How I got into space and astronomy

The Sky at Night's Maggie Aderin Pocock reveals how she first became fascinated by the Universe.

The Sky at Night's Maggie Aderin Pocock
Published: March 15, 2022 at 1:43 pm
Get your own Space Pen when you subscribe to BBC Sky at Night Magazine today!

My first awareness of the night sky was via the Moon. Even as a toddler I was fascinated by our lunar companion, and growing up in London it was one of the few things that could be seen through the glare of streetlights.

Advertisement

As I grew up I heard about the Moon landings, and then everything seemed possible.

At this stage the idea of getting into space was mainly to meet my favourite TV characters, the Clangers.

For stargazing advice, read our guides on astronomy for beginners and how to stargaze.

Watch an episode of The Sky at Night in this month's Bonus Content. Maggie Aderin-Pocock looks at the latest results from the Juno mission at Jupiter.

As I grew older the desire to get into space grew through reading science-fiction stories and watching programmes such as Star Trek.

Viewing the stars did not seem to be enough, but visiting them was highly desirable.

My opinion changed when I started to watch The Sky at Night. My parents had noticed my interest in things ‘out there’, so I got special permission to stay up late and watch it.

Suddenly there was more to see than just the Moon. With Patrick Moore’s guidance I was able to spot constellations and planets.

Þ Patrick on the set of an early The Sky at Night broadcast, his idea now a reality. Credit: BBC
Like so many children, Maggie's foray into astronomy was cemented by Patrick Moore's early appearances on The Sky at Night. Credit: BBC

I was hearing about missions investigating the Solar System and telescopes helping us to understand the Universe.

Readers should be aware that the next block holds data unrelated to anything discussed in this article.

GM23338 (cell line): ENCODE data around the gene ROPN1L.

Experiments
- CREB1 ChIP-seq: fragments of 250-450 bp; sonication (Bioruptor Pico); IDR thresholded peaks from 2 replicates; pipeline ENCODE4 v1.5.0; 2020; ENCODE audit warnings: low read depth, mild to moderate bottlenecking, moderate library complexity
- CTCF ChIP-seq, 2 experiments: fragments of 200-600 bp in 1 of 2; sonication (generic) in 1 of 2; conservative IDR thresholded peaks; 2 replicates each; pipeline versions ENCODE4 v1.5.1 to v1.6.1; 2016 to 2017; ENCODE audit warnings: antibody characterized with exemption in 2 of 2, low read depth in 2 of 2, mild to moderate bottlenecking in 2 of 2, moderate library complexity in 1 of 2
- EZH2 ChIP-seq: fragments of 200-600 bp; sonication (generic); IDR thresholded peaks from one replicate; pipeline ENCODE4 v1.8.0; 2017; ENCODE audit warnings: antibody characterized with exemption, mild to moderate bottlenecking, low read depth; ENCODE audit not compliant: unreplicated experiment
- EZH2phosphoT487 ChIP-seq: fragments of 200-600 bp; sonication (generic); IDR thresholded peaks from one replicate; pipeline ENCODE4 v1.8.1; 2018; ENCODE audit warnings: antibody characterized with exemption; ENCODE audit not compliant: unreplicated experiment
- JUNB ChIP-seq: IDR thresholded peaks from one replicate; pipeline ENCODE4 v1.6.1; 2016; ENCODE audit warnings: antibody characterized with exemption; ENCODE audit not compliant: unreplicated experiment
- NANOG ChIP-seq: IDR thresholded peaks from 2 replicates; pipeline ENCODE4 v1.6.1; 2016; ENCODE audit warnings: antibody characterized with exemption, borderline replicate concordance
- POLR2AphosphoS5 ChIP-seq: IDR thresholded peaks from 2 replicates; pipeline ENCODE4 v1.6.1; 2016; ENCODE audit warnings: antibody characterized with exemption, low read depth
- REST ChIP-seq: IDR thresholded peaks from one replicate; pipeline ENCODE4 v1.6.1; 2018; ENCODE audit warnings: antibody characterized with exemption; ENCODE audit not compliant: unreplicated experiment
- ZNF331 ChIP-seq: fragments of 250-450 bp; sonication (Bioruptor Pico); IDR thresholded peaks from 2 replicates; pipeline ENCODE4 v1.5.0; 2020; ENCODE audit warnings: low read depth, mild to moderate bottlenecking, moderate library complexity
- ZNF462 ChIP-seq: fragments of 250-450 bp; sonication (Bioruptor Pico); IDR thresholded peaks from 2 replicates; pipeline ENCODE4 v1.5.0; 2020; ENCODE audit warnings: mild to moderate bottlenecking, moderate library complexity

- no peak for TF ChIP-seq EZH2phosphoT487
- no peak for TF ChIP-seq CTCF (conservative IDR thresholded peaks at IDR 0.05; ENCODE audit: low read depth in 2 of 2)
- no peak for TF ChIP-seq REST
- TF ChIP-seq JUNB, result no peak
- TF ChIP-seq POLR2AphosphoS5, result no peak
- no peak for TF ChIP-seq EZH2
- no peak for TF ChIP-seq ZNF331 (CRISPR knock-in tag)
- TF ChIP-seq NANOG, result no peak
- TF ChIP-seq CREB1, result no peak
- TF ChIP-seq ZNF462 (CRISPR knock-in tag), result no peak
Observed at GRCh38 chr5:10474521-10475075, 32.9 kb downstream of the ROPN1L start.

I was hooked and wanted to know more. I started searching out books on astronomy and began thinking about the next step, my own telescope.

But this was going to be a tall order. I would scan magazines looking at the systems available, but sadly beyond my teenage budget.

I decided to start somewhere and bought a cheap plastic refractor, but was very disappointed with the results.

Becoming a space engineer

Maggie takes a look through a replica of one of the first telescope designs in the November 2021 episode of BBC Sky at Night Magazine. Credit: BBC
Maggie takes a look through a replica of one of the first telescope designs in the November 2021 episode of BBC Sky at Night Magazine. Credit: BBC

I thought that my observations would be limited, until I was a bit older when I discovered a telescope-making class at a local school.

I was stunned: was it possible to make a quality telescope?

I joined the class and found that I was the youngest there at 15, but I was with like-minded people. 

I started to make a 6-inch Cassegrain system: quite challenging for a novice.

Some of my companions at the class were there for the technical challenge of making the telescope, but for me it was a means of getting closer to the stars.

After the telescope class we would go to an observatory on Hampstead Heath.

The Gemini South Telescope in Chile. Credit: International Gemini Observatory/NOIRLab/NSF/AURA/Kwon O Chul
The Gemini South Telescope in Chile. Credit: International Gemini Observatory / NOIRLab / NSF / AURA / Kwon O Chul

The telescope was developing well and I thought about building a tracking system for it.

I did this as my first year project while studying for my physics degree at Imperial College London.

I got the telescope bug so badly that I started to specialise in optics, going on use it in my PhD.

Finally I got to work on one of the largest telescopes in the world, Gemini South, an 8m triumph of engineering that my team and I built a high-resolution spectrograph for.

It seemed amazing and a dream come true after working on my own small system.

This project led on to a career in space, working on telescope instruments, including one for the James Webb Space Telescope.

Maggie Aderin-Pocock and Jon Culshaw celebrate 60 years of The Sky at Night at the BFI & Radio Times TV Festival, at BFI Southbank, 9 April 2017.Photo by Tabatha Fireman/Getty Images
Maggie Aderin-Pocock and Jon Culshaw celebrate 60 years of The Sky at Night at the BFI & Radio Times TV Festival, at BFI Southbank, 9 April 2017.Photo by Tabatha Fireman/Getty Images

Becoming a member of The Sky at Night team felt like coming full circle.

In the few years previous, much of my time had been spent sharing the wonders of the night sky with a range of audiences.

Co-presenting The Sky at Night felt like the ultimate way of continuing to do this.

Advertisement

This article originally appeared in the March 2014 issue of BBC Sky at Night Magazine.

Authors

maggie aderin pocock
Maggie Aderin-PocockSpace engineer

Maggie Aderin-Pocock is a space engineer and a co-presenter on the BBC's The Sky at Night.

Sponsored content